What the Regular Classroom Teacher Won't Tell You about the System
By Maureen James
If you are a parent of a special needs child please remember that you and sometimes only you are the biggest advocate for your child. Many parents take for granted that a conversation occurs between the special education teacher and the regular education teacher involving the betterment of their child. In many cases, the special education teacher may never have such a conversation with the regular education teacher. Furthermore, some regular classroom teachers may not even read your child's IEP.
As a veteran Chicago Public School teacher, I often warn my friends who have children with special needs that sometimes many students fall through the cracks. During one school year, a special education teacher I worked with transferred to another school in December. However, the principal did not fill the vacancy. So, for the remaining 23 weeks of the school year, many special needs children did not have any services. In my experience, I have received some of my students IEP's months into the school year. Also, in many cases, this lack of communication between the resource teacher and the regular classroom teacher is due to the unrealistic caseload that many special education teachers may carry. In some schools, one special education teacher may be responsible for over fifty students at one time. Remember, these students are mainstreamed into different classrooms and most have different schedules, with different teachers. Not to mention that the same resource teacher has to communicate with as many as twenty teachers what the best learning environment is for each special needs student.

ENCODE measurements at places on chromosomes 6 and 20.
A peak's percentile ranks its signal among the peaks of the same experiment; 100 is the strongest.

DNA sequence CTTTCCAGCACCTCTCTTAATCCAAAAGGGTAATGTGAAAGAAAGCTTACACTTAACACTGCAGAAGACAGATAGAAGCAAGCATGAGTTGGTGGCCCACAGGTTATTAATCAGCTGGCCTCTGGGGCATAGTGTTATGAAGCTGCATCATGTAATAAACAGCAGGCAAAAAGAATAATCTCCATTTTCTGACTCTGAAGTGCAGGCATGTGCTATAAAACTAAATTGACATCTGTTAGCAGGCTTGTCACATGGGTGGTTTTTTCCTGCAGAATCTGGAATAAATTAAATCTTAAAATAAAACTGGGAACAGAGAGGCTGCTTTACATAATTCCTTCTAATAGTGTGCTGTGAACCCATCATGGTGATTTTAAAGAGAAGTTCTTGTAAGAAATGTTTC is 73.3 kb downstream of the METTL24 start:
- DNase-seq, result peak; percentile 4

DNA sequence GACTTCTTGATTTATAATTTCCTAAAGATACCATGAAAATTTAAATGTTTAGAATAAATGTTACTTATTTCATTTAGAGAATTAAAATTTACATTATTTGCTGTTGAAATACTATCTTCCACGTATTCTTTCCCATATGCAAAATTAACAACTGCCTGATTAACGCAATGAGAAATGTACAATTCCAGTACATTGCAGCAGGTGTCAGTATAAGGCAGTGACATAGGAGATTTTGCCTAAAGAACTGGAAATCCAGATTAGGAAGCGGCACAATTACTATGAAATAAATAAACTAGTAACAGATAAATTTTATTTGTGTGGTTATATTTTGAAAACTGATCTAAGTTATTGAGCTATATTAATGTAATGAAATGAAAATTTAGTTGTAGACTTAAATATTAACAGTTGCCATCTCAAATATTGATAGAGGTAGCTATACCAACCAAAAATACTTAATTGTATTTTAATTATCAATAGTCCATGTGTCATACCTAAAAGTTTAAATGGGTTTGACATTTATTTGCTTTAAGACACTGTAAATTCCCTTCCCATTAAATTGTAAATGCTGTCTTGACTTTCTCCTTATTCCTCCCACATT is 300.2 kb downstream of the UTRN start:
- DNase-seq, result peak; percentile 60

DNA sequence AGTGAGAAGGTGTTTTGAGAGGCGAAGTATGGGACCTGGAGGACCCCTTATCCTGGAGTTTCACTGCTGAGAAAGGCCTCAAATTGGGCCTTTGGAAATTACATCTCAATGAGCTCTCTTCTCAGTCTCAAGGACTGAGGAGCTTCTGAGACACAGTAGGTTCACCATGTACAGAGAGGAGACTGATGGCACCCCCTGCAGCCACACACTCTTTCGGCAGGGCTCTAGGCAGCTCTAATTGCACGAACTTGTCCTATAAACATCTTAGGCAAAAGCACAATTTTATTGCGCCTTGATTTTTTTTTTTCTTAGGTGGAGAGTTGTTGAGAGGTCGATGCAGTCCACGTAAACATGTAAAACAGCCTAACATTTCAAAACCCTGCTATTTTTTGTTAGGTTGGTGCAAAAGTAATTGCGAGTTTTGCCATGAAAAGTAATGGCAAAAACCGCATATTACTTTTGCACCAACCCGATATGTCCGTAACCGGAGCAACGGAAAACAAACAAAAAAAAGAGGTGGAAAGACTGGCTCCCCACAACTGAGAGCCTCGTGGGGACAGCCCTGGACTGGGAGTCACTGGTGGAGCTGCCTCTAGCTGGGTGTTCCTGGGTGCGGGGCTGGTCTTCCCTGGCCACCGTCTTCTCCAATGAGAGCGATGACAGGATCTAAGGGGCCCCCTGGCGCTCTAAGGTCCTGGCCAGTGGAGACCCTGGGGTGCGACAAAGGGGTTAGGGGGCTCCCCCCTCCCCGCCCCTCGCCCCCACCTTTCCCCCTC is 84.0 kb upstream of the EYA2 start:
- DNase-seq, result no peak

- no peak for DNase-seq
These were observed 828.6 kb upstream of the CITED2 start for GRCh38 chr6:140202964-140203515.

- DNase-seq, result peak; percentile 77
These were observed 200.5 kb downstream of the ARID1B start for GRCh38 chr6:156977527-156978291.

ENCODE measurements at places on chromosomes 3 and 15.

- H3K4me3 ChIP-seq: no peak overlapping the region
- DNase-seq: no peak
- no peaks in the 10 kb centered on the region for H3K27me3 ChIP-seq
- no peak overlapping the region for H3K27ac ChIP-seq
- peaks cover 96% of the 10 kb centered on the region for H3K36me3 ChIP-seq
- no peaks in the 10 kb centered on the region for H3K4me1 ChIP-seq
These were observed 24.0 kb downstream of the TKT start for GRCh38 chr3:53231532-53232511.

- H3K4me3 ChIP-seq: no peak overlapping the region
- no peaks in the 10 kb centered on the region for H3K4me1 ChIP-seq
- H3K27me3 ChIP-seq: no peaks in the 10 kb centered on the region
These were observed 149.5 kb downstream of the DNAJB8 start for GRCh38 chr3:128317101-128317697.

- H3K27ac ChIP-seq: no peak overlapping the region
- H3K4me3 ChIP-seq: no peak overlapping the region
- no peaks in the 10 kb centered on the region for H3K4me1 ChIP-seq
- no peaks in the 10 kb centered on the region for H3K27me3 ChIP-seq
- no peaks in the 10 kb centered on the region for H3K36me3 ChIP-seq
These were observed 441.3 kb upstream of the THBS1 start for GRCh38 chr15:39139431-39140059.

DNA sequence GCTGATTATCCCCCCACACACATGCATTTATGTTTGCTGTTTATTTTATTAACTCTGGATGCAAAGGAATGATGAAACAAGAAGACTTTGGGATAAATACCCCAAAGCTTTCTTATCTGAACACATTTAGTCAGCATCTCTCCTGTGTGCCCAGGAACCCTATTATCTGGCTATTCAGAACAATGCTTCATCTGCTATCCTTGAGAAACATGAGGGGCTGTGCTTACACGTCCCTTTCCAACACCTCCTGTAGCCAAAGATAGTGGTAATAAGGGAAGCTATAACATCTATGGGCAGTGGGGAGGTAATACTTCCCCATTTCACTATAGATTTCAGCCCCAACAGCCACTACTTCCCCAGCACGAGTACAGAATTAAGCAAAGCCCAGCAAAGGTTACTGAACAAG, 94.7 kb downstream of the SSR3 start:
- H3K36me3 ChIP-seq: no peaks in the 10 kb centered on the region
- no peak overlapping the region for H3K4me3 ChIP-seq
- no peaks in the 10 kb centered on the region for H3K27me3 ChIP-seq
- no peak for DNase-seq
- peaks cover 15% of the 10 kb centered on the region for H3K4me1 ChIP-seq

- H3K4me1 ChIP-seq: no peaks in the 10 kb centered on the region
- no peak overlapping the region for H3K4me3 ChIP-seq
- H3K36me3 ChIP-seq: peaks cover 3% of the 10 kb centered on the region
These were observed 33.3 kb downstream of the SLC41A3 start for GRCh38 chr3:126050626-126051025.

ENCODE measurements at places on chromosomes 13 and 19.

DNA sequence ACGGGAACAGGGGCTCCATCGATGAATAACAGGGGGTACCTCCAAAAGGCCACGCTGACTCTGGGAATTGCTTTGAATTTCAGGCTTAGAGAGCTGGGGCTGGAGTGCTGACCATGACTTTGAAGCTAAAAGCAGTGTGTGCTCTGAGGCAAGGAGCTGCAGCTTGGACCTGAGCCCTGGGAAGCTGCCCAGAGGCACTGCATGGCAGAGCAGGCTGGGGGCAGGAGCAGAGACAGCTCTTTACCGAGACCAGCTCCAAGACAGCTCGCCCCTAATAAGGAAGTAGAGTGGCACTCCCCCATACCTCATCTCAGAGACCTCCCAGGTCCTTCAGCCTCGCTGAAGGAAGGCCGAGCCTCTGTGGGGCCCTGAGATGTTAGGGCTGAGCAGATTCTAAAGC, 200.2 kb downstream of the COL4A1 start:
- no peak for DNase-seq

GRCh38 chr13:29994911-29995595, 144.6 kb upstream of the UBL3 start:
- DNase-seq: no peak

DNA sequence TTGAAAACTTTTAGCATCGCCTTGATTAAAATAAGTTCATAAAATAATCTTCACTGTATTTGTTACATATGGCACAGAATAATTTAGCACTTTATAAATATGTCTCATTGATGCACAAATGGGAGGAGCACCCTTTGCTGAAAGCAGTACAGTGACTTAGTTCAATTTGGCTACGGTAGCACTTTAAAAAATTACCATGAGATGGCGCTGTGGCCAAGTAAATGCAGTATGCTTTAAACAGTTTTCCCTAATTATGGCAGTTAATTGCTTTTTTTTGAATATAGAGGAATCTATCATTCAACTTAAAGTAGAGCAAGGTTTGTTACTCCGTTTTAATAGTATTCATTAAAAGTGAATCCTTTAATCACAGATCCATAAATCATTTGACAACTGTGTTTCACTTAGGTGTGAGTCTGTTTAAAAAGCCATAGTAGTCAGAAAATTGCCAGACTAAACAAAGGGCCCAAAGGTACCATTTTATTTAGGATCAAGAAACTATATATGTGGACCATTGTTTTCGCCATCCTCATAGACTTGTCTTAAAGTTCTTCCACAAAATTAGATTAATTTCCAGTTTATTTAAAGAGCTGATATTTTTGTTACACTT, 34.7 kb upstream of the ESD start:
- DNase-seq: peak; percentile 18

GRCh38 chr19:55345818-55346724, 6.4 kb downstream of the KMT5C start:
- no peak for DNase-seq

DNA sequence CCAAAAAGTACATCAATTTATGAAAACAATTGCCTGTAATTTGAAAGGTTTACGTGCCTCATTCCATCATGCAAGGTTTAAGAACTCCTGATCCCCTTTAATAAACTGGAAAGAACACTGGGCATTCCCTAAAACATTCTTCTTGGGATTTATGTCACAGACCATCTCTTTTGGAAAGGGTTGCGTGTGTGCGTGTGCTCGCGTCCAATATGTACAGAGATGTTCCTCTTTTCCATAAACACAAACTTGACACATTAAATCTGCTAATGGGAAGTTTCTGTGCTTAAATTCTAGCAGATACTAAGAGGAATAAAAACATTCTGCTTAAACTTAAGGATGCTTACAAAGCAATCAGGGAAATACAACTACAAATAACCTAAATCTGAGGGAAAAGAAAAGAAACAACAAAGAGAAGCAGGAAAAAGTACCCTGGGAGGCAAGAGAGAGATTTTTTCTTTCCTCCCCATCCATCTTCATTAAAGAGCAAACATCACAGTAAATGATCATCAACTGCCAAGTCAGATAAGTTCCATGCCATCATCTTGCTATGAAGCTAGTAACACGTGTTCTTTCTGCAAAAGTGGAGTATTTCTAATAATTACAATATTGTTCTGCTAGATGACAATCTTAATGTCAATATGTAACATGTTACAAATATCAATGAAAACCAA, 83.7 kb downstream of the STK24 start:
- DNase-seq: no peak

Often, the biggest problem is not with the special education teacher, but rather the regular education teacher. I have worked with many talented and dedicated special education teachers who did communicate with all of the regular classroom teachers. However, many regular education teachers do not follow the instructions of the IEP. Sadly, I have known some teachers who do not even read IEP's. Such teachers have confessed to me that they believe that learning disabled students are"just lazy". One teacher I worked with said he didn't read the IEP's because he would just give all the special needs children regardless of how they performed to keep parents and the special education department off his back.
As a parent, what can you do to ensure that your child has a rewarding experience within the regular education classroom? First, meet all of your child's teachers. All schools have an open house a few weeks into the school year. Ask the regular education teachers if they were able to read your child's IEP. Furthermore, you should sit down with the special education teacher to review the IEP and understand the goals and the required accommodations. You may have to explain the IEP to the regular classroom teacher. Secondly, call the school and arrange for a telephone chat with teachers. I have had many phone conversations with parents that helped me as a teacher to understand a child's needs better. Third, find out where your child sits in the classroom. A common and helpful accommodation on most IEP's is to have the child sit in the front of the classroom. Lastly, try to get the email address for the special education teacher, as well as the regular classroom teachers. Communication is the key to your child's success.
Maureen James is a high school history teacher and reading specialist, with nearly twenty years experience.